Raman spectra of the samples have been recorded in the wave number range 100-1500 cm-1. The Raman active phonon modes confirmed the coexistence of the rhombohedral phase of metal doped hematite and inverse spinel structure of Co ferrite [16,17]. The spectra of composite samples have shown prominent bands positions at~174 cm-1, ~224 cm-1, ~236 cm-1, ~295 cm- 1, ~ 315 cm-1, ~411 cm-1, ~478 cm-1, ~570 cm-1, ~617 cm-1, ~682 cm-1, and ~1322 cm-1. The identified band positions of the Raman active phonon modes corresponding to GF and CF phases are shown in Table 2. In Figure 3, we have compared the Raman spectra of the composite samples with the spectrum of pure Co ferrite. The bands at ~682 cm-1 and ~617 cm-1 have been observed in all composites. These bands are assigned to A1g(1) and A1g(2) modes representing stretching vibration of Fe-13+ and O2- ions in octahedral sites of the Co ferrite. The doublet like structure in A1g mode represents the redistribution of Fe-O and Co-O bond distance between the two sites in Co ferrite [18]. The low frequency bands at ~315 cm-1, ~478 cm-1 and ~570 cm-1 are assigned to Eg, T2g(2) and T2g(3) modes, respectively, which originated due to the tetrahedral site vibration of metal-oxygen bonds in Co ferrite. The bands in the composite samples at ~224 cm-1, ~236 cm-1, ~295 cm-1, ~315 cm-1, ~411 cm-1, ~478 cm-1 and ~617 cm-1 are assigned due to A1g (1), Eg(1), Eg(2), Eg(3), Eg(4), A1g(2) and Eg(5) modes of the Fe-O/Ga-O vibration in rhombohedral structure of hematite [19]. The band at 1322 cm-1 is a typical characteristic mode in Ga doped hematite, which arises due to magnon-magnon scattering or phonon-phonon scattering effect [7,9]. A gradual increase of the peak intensity of the band at 1322 cm-1 in the composite samples is consistent to the increase of GF content.

Fe1.2Ga0.8O3   A1g(1) Eg(1) Eg(2) Eg(3) Eg(4) A1g(2)   Eg(5) Eu Mgn-Mgn
Co1.25Fe1.75O4 T2g(1)       Eg   T2g(2) T2g(3) A1g(2) A1g(1)  
Ga1Co3 182 - - - 313 362 473 574 613 695 1327
Ga2Co2 174 224 236 295 315 411 478 570 617 682 1322
Ga3Co1 182 - - - 313 362 472 574 613 695 1327
Co Ferrite 182 - - - 309 361 469 581 628 688 -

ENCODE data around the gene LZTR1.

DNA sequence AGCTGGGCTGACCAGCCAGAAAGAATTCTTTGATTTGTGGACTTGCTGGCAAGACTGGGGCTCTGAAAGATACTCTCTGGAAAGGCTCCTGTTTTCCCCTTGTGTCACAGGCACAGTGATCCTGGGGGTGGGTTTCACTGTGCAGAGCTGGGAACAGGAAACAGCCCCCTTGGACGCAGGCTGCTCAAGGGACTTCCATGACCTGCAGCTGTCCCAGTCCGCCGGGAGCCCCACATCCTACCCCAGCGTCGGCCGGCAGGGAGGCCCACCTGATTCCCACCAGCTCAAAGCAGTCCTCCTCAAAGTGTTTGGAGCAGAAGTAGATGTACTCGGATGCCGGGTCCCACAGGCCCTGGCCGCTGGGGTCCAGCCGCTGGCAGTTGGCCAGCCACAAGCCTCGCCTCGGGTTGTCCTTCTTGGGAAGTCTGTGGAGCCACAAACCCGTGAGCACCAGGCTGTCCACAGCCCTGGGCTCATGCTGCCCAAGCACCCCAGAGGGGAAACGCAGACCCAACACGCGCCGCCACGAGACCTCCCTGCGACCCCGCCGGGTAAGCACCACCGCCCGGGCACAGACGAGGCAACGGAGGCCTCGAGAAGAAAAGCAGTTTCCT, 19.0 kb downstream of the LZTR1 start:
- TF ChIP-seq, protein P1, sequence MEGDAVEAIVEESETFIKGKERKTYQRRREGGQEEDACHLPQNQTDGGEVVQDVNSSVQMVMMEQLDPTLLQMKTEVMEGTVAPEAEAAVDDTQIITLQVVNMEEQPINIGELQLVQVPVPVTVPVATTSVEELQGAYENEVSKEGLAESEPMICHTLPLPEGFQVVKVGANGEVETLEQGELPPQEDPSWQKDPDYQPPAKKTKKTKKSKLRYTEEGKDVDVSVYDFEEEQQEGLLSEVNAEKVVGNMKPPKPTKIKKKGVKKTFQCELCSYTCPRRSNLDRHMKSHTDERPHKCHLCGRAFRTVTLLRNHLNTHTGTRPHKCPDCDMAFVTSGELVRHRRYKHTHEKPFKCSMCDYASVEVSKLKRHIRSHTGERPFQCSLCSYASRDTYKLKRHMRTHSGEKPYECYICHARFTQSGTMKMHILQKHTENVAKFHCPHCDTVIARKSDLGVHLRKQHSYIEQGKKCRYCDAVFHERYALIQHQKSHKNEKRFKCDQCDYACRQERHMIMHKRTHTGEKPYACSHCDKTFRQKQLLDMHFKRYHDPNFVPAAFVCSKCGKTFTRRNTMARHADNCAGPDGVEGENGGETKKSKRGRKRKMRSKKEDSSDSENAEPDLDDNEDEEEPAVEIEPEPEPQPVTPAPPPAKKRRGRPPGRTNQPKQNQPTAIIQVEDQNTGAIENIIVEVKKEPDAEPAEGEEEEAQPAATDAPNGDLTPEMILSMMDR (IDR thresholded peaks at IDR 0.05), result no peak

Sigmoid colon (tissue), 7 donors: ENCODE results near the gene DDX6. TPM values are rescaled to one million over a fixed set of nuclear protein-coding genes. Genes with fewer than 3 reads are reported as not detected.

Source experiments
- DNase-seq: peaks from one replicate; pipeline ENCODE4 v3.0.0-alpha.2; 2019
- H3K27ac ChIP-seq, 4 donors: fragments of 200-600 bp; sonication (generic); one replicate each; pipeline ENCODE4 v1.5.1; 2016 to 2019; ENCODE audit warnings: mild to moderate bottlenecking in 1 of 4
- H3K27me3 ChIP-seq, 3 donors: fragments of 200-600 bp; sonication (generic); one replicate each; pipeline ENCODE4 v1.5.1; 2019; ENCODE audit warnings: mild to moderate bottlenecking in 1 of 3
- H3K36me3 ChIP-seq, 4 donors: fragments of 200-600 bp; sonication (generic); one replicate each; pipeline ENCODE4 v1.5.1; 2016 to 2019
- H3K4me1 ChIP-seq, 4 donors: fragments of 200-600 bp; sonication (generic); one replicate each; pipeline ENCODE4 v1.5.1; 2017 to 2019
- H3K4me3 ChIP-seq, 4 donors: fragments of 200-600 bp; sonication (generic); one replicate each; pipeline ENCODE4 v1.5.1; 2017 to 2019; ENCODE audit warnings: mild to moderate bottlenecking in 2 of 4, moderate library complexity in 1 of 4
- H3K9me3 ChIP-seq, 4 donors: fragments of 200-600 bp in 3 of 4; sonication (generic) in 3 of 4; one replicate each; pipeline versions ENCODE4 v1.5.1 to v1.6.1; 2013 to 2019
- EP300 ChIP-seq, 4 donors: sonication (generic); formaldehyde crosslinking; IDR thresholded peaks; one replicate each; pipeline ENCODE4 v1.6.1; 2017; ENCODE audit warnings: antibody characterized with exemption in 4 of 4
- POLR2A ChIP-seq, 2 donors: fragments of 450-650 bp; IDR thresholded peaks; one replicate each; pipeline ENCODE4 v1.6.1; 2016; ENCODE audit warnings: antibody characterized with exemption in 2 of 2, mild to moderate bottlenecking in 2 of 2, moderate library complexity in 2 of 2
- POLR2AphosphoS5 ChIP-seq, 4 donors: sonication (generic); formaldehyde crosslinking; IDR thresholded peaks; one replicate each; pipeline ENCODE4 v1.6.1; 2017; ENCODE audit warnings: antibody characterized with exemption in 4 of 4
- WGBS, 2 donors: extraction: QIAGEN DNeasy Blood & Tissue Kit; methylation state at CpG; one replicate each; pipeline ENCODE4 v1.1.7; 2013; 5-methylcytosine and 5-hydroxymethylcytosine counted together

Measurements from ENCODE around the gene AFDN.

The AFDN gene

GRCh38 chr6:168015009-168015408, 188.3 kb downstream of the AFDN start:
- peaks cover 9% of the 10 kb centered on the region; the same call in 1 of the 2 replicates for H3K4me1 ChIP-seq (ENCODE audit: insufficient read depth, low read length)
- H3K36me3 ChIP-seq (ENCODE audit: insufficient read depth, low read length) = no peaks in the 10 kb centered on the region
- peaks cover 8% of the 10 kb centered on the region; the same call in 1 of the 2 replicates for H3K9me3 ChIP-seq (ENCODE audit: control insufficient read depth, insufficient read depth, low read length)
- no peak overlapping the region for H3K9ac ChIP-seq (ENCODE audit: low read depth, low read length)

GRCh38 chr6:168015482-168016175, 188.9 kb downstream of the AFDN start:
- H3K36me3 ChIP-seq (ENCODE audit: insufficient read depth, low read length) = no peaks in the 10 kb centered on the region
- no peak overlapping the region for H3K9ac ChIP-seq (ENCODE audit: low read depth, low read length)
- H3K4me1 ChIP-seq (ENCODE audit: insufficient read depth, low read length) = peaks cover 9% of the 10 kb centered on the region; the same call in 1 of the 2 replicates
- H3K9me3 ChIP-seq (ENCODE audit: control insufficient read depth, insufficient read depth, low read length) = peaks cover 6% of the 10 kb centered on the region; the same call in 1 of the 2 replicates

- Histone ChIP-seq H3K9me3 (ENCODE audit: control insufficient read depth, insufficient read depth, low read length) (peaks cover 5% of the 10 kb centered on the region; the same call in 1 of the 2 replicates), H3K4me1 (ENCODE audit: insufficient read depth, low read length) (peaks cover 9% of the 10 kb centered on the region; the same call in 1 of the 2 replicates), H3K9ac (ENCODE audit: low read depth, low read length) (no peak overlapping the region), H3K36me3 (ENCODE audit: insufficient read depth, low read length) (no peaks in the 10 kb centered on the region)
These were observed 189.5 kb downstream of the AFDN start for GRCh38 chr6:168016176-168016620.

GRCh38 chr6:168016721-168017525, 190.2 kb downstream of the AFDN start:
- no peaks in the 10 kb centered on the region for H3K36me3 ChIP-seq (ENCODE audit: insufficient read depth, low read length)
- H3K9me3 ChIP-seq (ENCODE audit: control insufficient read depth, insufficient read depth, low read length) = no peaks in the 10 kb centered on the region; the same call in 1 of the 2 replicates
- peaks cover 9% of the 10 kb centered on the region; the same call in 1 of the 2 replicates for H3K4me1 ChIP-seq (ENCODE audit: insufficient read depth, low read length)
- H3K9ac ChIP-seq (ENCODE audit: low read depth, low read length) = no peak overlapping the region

Table 2. Peak Position (in Cm-1) for pure and different composite samples have been extracted from room temperature Raman Spectra.

pure-applied-physics-Raman-spectra-composite-samples

Figure 3: (Colour online) Raman spectra of the composite samples. The peaks profiles are deconvoluted with the components of Ga doped hematite and Co ferrite, along with the spectrum of Co ferrite sample.

Magnetic and ferroelectric properties

Figure 4(a) shows the magnetic field dependence of magnetization (M(H)) data at room temperature for the pure Co ferrite and composite samples. The composite samples showed ferromagnetic properties at room temperature with a clear magnetic hysteresis loop. The loop is symmetric with nearly equal magnitudes of coercivity in negative field axis (HC1) and in positive field axis (HC2). Table 3 shows the ferromagnetic parameters, such as coercivity (HC), remnant magnetization (MR), and spontaneous magnetization (MS). The spontaneous magnetization (MS) has been derived by extrapolating the high field M(H) data on the positive magnetization (magnetic moment per gram) axis at H = 0. The spontaneous magnetization (MS) and coercivity for pure Co ferrite sample are ~52 emu/g and 596 Oe, respectively. When GF is admixed with CF, the magnetization (in emu/g) first increased with the increase of less magnetic GF component. The magnetization in Ga1Co3 and Ga2Co2 composites are unusually higher than that in pure Co ferrite sample. We viewed this enhancement of magnetization in the composites as the enhancement of magnetic exchange coupling at the interfacial spin structure of ferromagnetic CF and weak ferromagnetic GF phases. The presence of a strong magnetic exchange coupling among the particles in Ga1Co3 and Ga2Co2 composite samples is also reflected in the SEM images. However, coercivity and squareness (reduced remanent magnetization with respect to spontaneous magnetization) decreased with the increase of GF component, leading to a magnetically soft phase in the composite samples. Figure 4(b) shows the electric field dependence of polarization (P-E) loops of the pure CF and composite samples measured at room temperature with voltage 95 V at frequency 1 kHz. The Co ferrite sample exhibited good signature of ferroelectric polarization. The polarization leakage increases in composite samples with the increase of GF component. This could be attributed to space charge polarization effect and structural heterogeneity at the interfaces of different magnetic particles. The Ga1Co3 sample showed the best ferroelectric loop with low leakage and relatively high electrical polarization (~1.5 x 10-4 μC/cm2). The ferroelectric loop shape of the Ga1Co3 composite sample is comparable to the pure Co ferrite sample. This means Ga1Co3 is the best composition for achieving good ferromagnetic and ferroelectric properties among the composite samples. The change of electrical properties in the composite samples is further understood from the dielectric measurements.

Sample Magnetic Parameters   Electrical Parameters ( Using Jonscher’s power law and Cole-Cole plot)
HC (Oe) MR (emu/g) MS (emu/g) MR/MS  ε' at 1Hz sdc (10-9S/cm) sgb (10-9 S/cm) C (10-11 F) τ  (10-5S)
Ga3Co1 163.22 5.72 22.78 0.25 5000 74.21 87.85 2.91 0.31
Ga2Co2 492.13 18.35 54.49 0.34 450 2.81 3.41 3.24 8.45
Ga1Co3 533.32 30.18 69.06 0.44 55 0.69 0. 71 2.26     27.27
Co Ferrite 595.79 27.05 52.13 0.52 15 0.075 0.11 1.51 182.77

Table 3. The calculated values of room temperature magnetic, electrical and dielectric parameters of all composites.

pure-applied-physics-Magnetic-field-dependence-magnetization

Figure 4: (Colour online) Magnetic field dependence of magnetization loop (a) and electric field dependence of polarization loop (b) for the Co ferrite and composite samples measured at room temperature.

Dielectric properties